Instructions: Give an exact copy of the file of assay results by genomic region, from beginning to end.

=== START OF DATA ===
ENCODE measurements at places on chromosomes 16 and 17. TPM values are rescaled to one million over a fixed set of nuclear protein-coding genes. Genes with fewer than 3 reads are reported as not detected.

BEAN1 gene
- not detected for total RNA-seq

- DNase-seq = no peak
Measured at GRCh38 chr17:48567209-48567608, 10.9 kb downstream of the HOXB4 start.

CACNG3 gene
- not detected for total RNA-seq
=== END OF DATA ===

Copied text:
ENCODE measurements at places on chromosomes 16 and 17. TPM values are rescaled to one million over a fixed set of nuclear protein-coding genes. Genes with fewer than 3 reads are reported as not detected.

BEAN1 gene
- not detected for total RNA-seq

- DNase-seq = no peak
Measured at GRCh38 chr17:48567209-48567608, 10.9 kb downstream of the HOXB4 start.

CACNG3 gene
- not detected for total RNA-seq